The Farm Report ~ by Sam

Okay, so we don’t have a farm.   We do have a bountiful, beautiful, garden in which, thanks to our fabulous Southern California weather, we have been able to grow an abundance of vegetables, herbs, fruits and flowers.  Our garden has produced enough in the past few months to not only feed us and allow us to put up jars of tomatoes, spaghetti sauce, vegetable soup and tomato soup, but also to trade with others in the area for items we do not grow.  If I recall correctly, we have traded guava, zucchini, peppers, lettuce and herbs for oranges, apples, tangerines, lemons and peaches.  That’s not a bad haul.

Nevertheless, as Ecclesiates tells us, there is “a time for planting, a time for uprooting what has been planted.”  For us, the time for uprooting was this weekend.  Shane did all of that hard work for me, while I ran the kids to band practice and did a little grocery shopping (and had my car hit in the parking lot…but that’s a whole other story).

Our zucchini and tomatoes were wonderfully prolific, while they were.  At a certain point, our zucchini almost died, then appeared to recover, started to produce lovely little zucchini…which promptly shriveled and died.  The plant looked healthy and green, but it was no longer producing viable fruit, and was robbing the remaining plants of water and nutrients.  The tomatoes ~ oh!  the tomatoes!  They were glorious!  In salads, sauces, stews, soups, caprese, on sandwiches, fried while still green, canned for later…they really were wonderful tomatoes.  Unfortunately, the leaf-legged bugs agreed.  We tried everything to get rid of the nasty little things.  We don’t like to use chemicals on our food (or in our environment, for that matter), so we tried safe, natural alternatives first (soapy water, soapy water with hot pepper, picking them off by hand).  When our home remedies did not work, we tried a couple of sprays approved for use in organic gardening.  With every try, the bugs would be chased away for a day, and then they’d be back, with reinforcements.  We cut back all of the dead branches, chased off the bugs, washed down tomatoes and leaves, sprayed with our organic-gardening approved sprays, picked as many tomatoes as we possibly could…all to no avail.  I want to thank Justice, who, knowing how phobic I am when it comes to bugs, did a lot of the picking during this time.  She is a real trooper, and saved a lot of tomatoes.  There were still so many tomatoes on the vine that we just couldn’t give up, so, in a last-ditch effort to save them, we took the plunge and sprayed a regular old garden pest spray.  I don’t think doing so saved a single tomato.  These tenacious little bugs just would not go away, and there were just too many for us to pick off and dispatch of by hand.  Last week, we finally looked at the garden and admitted to ourselves that we had gotten as many tomatoes out of our plants as would this season.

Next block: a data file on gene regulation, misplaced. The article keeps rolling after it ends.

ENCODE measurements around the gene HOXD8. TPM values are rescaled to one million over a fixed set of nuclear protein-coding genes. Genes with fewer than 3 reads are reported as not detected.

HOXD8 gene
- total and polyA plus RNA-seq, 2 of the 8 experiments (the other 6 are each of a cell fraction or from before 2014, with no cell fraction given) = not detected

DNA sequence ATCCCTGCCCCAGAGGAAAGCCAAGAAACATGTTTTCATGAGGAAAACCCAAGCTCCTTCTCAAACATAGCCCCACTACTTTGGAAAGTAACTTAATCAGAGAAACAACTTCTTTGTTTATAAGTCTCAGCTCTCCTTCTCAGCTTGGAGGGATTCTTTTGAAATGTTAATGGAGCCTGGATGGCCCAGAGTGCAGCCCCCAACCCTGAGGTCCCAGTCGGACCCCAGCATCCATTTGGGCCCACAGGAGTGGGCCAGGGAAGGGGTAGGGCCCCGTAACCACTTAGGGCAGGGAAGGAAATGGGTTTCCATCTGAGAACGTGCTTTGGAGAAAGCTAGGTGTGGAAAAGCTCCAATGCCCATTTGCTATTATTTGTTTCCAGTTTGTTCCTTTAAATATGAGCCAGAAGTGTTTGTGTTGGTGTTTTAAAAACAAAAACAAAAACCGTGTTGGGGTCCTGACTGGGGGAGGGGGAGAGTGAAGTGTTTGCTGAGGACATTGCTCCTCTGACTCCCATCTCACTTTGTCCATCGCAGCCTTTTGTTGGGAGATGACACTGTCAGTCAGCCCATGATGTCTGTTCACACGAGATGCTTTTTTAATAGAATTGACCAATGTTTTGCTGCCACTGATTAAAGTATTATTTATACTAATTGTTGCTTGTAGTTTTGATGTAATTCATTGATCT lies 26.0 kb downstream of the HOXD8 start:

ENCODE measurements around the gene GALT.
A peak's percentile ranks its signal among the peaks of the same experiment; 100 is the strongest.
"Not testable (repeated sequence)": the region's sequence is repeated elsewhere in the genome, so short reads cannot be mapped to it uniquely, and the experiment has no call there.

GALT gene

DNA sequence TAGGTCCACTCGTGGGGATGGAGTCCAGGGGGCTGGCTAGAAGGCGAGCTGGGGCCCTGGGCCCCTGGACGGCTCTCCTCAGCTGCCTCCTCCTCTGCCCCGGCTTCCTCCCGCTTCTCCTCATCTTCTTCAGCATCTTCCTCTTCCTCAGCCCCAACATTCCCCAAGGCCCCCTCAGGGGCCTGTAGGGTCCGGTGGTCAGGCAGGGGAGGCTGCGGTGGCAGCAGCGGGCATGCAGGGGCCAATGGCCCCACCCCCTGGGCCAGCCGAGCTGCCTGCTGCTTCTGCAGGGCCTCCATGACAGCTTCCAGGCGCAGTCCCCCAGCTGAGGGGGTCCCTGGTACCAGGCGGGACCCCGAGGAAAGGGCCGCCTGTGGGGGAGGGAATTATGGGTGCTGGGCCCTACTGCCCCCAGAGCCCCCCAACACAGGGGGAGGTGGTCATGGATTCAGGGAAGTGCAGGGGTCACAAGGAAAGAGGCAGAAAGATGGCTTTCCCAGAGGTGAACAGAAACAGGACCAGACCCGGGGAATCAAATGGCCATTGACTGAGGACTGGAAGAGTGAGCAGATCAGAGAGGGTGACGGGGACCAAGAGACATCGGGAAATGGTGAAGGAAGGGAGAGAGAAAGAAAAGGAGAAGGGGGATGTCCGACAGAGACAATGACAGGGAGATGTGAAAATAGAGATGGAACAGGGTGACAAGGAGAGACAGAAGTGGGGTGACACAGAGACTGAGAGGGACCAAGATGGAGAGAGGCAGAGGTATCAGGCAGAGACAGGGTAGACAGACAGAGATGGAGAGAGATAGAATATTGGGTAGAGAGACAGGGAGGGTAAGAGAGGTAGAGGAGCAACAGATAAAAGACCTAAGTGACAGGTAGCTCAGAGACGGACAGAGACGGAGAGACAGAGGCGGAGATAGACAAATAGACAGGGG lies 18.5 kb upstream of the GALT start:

While I appreciated Shane doing all the work ~ and I knew it needed to be done ~ I have to admit, I was a little sad to come home and see this:


Then, I got to thinking.  We got a lot out of our garden this year.  We ate tons of healthy, homegrown food, and we spent lots of time working outdoors with the plants.  We got exercise, sunshine and nourishment ~ for our bodies and our souls.  Our garden has been a great source of food (saving us money), has helped us connect with others in our community, and a wonderful stress management tool for me.

I decided to catalogue what we do have, instead of dwelling on what we don’t.  It needs a good weeding, to be sure, but there are still plants in our garden.  Only the tomatoes and zucchini are gone.  We still have:

ImageGreen Peppers


ImageFennel (yes, yes, I need to weed!)

ImageA little bit of basil that was hiding under one of the tomatoes.

Imageand a few rogue carrots that we really didn’t expect to grow, considering how off-season we planted them.

We also have marigolds and petunias, but I really need to rescue them from the surrounding weeds, a.k.a. “grass,” before I can photograph them.  Poor things.  Where we live, we find that subscribing to the “weeds as grass” method of lawn maintenance saves us tons of water, but leads to the “grass as weeds” problem in our vegetable garden, as is evidenced above.

Our herbs continue to thrive:



ImageCinder block full o’ thyme

There are tiny kumquats on our little baby kumquat tree:


and tons of hard little green guava just waiting to be beautiful, juicy guava:


There are even a couple of lovely pomegranates hanging over the back wall from our neighbours’ yard:


So, all in all, I would say we are doing just fine.  I am starting to look in to what (and when) I can start planting for next growing season.  Looks like we have a lot of wonderful options.

In the end, maybe we didn’t lose plants so much as we gained space to put in new plants.  After all, ” There is a season for everything, a time for every occupation under heaven,” right?

Perhaps, it is now my time to sit on the porch, watching the birds.  It will be time to plant again soon enough.



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